Rolling Stone Magazine named her the greatest singer of all time.
“You know a force from heaven. You know something God made,” said Rolling Stone. That woman was Aretha Franklin. Her musical influence helped shape a new generation of talent.
Known as the Queen of Soul, she started her musical journey within the Church. Under the supervision of her father, who pastored, Aretha was known to belt out gospel hymns at the age of fourteen. She later taught herself the piano.
Though gospel was her foundation, the iconic singer expanded her discography throughout decades. Chart topping songs such as “Ain’t No Way,” “Think” and “Something He Can Feel,” drove her into legend status.
Franklin’s songs expanded beyond radio, they created social movements. During the tense moments of the civil rights era, her powerhouse rendition of Otis Redding’s song “Respect” gained support amongst African Americans seeking social change.
Redding reportedly said, “I just lost my song” after hearing Franklin’s version. Respect went on to win her first Grammy in 1987.
Her political influence was unstoppable.
In 1977, Franklin was an inaugural performer for President Jimmy Carter. Years later she performed at President Bill Clinton’s inauguration. In 2005, President George W. Bush awarded her the Presidential Medal of Freedom award. The award is the highest civilian honor anyone can receive. Millions tuned in, in 2009 when she sung “My Country, Tis Of Thee” for President Barack Obama’s inauguration.
“Aretha helped define the American experience,” Obama said.
“In her voice, we could feel our history, all of it and in every shade, in our pain and in our darkness.”
Martin Luther King Jr. befriended Franklin earlier in her career. He bestowed an award to the singer just prior to his assassination. At his memorial in 1968, Franklin performed “Precious Lord, Lead Me Home.”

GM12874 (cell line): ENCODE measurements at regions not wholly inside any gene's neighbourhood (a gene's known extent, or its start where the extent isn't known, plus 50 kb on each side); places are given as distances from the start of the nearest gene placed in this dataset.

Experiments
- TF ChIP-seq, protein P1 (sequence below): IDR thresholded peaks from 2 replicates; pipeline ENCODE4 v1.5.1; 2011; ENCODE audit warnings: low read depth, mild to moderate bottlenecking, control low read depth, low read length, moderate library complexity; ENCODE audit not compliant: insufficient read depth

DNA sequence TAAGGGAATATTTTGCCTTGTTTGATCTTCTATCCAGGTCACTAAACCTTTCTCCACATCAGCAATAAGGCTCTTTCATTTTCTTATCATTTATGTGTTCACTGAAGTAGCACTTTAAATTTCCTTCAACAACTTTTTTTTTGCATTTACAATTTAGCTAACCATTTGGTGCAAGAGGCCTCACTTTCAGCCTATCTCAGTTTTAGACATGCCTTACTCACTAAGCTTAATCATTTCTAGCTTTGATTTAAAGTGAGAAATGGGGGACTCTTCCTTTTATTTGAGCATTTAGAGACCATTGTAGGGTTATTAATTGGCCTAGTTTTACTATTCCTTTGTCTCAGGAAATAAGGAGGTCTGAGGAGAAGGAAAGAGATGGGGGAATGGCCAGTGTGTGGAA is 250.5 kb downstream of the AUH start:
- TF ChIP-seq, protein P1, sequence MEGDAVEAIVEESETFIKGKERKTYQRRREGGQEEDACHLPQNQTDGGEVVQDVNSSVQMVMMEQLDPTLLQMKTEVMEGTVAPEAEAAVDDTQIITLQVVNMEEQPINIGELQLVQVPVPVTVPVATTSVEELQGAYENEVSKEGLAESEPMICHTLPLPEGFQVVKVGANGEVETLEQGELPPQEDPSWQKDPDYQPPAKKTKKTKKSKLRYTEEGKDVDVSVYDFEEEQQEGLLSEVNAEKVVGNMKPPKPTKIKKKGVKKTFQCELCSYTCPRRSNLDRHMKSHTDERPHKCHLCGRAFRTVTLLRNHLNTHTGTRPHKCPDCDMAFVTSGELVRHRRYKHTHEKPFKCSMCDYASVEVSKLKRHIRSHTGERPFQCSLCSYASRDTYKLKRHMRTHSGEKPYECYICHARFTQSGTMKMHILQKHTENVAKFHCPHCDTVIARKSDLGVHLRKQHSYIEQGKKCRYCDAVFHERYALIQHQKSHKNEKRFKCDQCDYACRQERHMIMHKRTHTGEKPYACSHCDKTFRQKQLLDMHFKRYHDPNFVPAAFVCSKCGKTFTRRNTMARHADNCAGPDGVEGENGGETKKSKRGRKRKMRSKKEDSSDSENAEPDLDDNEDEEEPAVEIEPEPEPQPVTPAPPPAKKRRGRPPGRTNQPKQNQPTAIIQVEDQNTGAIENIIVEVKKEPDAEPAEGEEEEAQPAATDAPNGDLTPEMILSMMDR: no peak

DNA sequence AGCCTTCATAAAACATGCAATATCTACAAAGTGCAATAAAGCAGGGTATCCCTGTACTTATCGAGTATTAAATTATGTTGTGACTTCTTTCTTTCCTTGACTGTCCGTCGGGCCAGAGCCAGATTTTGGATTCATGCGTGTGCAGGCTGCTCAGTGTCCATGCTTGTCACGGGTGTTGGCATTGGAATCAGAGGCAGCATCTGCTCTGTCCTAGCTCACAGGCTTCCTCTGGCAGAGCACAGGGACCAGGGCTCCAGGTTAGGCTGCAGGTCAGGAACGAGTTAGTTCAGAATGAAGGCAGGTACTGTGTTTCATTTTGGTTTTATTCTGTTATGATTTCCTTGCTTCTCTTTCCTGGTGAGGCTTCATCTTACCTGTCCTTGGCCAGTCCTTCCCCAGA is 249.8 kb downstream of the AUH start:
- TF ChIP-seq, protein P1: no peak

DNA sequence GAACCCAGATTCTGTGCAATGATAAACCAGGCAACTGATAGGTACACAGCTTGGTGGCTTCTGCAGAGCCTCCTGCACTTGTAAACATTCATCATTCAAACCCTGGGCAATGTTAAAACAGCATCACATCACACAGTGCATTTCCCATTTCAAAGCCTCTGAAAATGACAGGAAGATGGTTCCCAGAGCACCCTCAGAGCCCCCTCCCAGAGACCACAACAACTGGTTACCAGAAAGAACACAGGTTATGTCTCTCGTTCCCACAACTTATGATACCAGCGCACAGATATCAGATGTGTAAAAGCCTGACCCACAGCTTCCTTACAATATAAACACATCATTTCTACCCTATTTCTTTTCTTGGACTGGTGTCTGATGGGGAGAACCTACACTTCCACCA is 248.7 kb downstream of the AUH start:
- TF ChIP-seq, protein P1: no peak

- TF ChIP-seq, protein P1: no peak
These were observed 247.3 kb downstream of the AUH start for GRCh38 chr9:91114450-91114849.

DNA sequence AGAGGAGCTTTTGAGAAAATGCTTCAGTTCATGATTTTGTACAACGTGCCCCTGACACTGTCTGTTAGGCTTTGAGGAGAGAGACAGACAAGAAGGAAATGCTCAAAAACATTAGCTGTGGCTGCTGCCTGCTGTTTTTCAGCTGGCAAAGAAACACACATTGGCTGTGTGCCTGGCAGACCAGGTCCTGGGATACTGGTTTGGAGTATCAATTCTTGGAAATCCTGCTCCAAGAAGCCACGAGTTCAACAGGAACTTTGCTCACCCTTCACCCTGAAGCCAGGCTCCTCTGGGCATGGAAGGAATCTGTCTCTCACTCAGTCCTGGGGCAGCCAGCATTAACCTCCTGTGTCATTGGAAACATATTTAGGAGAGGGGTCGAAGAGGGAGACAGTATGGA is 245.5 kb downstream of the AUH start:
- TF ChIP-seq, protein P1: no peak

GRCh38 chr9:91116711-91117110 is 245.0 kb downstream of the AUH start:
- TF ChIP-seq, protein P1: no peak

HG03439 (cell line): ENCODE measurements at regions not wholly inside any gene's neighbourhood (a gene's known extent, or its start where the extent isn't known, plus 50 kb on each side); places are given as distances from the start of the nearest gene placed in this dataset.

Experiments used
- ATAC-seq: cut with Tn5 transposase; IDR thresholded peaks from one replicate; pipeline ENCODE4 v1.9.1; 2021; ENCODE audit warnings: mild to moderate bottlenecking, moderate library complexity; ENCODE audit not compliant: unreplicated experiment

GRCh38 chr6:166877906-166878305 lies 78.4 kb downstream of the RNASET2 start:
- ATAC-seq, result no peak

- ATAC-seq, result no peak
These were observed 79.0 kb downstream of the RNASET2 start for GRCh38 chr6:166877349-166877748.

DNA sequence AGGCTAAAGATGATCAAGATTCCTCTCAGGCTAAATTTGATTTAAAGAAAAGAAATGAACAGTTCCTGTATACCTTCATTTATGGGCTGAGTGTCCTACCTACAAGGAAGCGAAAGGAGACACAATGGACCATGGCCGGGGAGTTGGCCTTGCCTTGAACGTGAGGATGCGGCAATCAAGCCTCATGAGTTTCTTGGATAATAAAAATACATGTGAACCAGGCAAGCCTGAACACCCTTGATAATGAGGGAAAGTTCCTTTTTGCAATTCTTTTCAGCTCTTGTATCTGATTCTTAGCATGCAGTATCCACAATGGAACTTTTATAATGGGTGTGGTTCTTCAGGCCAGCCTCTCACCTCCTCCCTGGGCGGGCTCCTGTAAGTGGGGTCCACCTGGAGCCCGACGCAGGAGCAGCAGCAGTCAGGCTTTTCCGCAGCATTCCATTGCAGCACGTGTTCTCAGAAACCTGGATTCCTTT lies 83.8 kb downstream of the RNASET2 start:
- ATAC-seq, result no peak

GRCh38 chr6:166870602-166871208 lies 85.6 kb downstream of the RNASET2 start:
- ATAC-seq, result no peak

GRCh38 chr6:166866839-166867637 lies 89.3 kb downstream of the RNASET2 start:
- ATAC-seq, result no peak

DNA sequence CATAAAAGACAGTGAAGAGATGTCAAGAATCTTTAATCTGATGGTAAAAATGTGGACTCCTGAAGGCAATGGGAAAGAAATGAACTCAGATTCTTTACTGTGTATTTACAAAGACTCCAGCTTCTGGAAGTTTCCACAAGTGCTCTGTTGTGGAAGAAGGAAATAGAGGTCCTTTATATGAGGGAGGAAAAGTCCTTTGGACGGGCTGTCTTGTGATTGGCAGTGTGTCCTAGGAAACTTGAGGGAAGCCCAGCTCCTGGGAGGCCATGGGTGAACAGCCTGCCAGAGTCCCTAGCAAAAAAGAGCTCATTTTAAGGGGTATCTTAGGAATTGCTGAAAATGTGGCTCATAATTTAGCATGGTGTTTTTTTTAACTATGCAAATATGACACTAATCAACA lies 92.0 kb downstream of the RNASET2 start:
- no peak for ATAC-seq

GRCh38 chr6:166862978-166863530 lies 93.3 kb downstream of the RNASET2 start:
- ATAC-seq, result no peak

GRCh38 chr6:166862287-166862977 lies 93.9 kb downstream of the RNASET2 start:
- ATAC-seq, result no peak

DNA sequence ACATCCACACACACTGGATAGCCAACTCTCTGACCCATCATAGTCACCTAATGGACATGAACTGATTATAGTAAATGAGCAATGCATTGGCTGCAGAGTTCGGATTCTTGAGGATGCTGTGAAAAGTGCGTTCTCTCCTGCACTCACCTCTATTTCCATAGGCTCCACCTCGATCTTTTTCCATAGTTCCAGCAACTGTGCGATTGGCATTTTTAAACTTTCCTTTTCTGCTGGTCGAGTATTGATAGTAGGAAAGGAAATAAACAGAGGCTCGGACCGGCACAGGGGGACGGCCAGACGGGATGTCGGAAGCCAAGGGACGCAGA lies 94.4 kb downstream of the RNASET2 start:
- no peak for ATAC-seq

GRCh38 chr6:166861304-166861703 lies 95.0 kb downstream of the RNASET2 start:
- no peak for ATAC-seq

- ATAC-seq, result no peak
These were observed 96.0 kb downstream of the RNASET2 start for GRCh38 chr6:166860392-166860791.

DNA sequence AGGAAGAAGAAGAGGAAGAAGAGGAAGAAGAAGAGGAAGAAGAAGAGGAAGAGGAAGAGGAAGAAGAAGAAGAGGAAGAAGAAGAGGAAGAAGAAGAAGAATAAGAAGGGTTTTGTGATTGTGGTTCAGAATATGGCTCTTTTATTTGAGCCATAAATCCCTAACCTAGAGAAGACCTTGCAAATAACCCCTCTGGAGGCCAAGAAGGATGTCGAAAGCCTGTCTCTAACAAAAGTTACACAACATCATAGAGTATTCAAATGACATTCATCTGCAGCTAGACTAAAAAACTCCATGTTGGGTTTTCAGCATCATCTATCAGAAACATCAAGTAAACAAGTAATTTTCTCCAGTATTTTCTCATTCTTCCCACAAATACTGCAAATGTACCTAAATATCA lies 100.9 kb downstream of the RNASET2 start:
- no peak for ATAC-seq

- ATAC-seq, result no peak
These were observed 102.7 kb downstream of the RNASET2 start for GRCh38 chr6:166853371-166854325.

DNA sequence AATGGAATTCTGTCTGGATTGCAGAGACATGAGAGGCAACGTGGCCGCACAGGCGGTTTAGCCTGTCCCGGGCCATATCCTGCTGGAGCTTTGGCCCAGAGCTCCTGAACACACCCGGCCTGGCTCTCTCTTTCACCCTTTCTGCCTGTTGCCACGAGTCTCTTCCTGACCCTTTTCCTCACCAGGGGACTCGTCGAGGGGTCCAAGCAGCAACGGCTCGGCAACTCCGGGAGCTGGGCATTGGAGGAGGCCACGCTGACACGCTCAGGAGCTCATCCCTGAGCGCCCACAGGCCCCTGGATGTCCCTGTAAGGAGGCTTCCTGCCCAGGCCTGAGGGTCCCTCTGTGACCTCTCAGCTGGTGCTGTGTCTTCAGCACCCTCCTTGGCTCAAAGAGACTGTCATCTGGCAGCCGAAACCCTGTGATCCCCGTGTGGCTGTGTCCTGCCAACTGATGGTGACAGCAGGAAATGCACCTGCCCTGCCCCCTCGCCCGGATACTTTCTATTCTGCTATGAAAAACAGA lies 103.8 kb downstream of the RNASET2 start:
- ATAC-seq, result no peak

The Queen of Soul left behind an unprecedented amount of musical triumphs. Since the 1960s, Franklin scored 73 entries to Billboard’s Hot 100 charts making her the most decorated woman in the charts history. During her lifetime, Franklin charted 46 albums on the Billboard 200 charts. She leads all women for the most weeks in the Hot R&B/Hip-Hop category with a record of 333 weeks. Billboard later declared her the top female R&B vocalist of all time.
In 1987, she became the first female inductee in the Rock & Roll Hall of Fame. Beforehand, no other solo female artist accomplished the honor. This opened doors for other Black female artists including Diana Ross, Gladys Knight, and Etta James who later received the same honor.
Franklin’s career expanded to other creative endeavors. In 1980, she belted out her well known single “Think” in the movie The Blues Brothers. She also appeared in Murphy Brown, The Simpsons, and School House Rock.
Franklin’s voice transcended other genres including pop, gospel, and even opera. In 1998, opera singer Luciano Pavarotti dropped out of his Grammys performance due to illness. With only twenty minutes for rehearsal, Franklin performed “Nessun Dorma” without missing a beat. Her total Grammy count reigns at 18 with her receiving the Lifetime Achievement Award in 1987.
Iconic singers drew their influence from Franklin’s tantalizing vocals. Whitney Houston, who described Franklin as a godmother, studied the singer’s talent.
“I remember when I was about 12, I would go into our basement where my mother had her recording equipment, and I’d take the mic and put on Aretha,” said Houston.
Chaka Khan was asked in 2017 about Franklin’s influence.
“When people come and talk and tell me I’m the queen, I say no. As long as Aretha is alive, she’s the queen,” said Khan.
In 1982, longtime friend Luther Vandross told the Washington Post, “Aretha’s among the most brilliant singers this planet has to offer.”
Franklin’s legacy reaches beyond the stars. In 2014, The National Aeronautics And Space Administration (NASA), named an asteroid after the soul singer.
“We’re saddened by the loss of Aretha Franklin,” said NASA.
“Asteroid 249516 Aretha will commemorate the Queen of Soul and will keep orbiting beyond Mars.”
From breaking barriers, chart success, and beautiful vocals, Franklin’s legacy continues to shine.
Franklin died Thursday Aug 16 at her home in Detroit after a long battle with pancreatic cancer. She was 76 years old.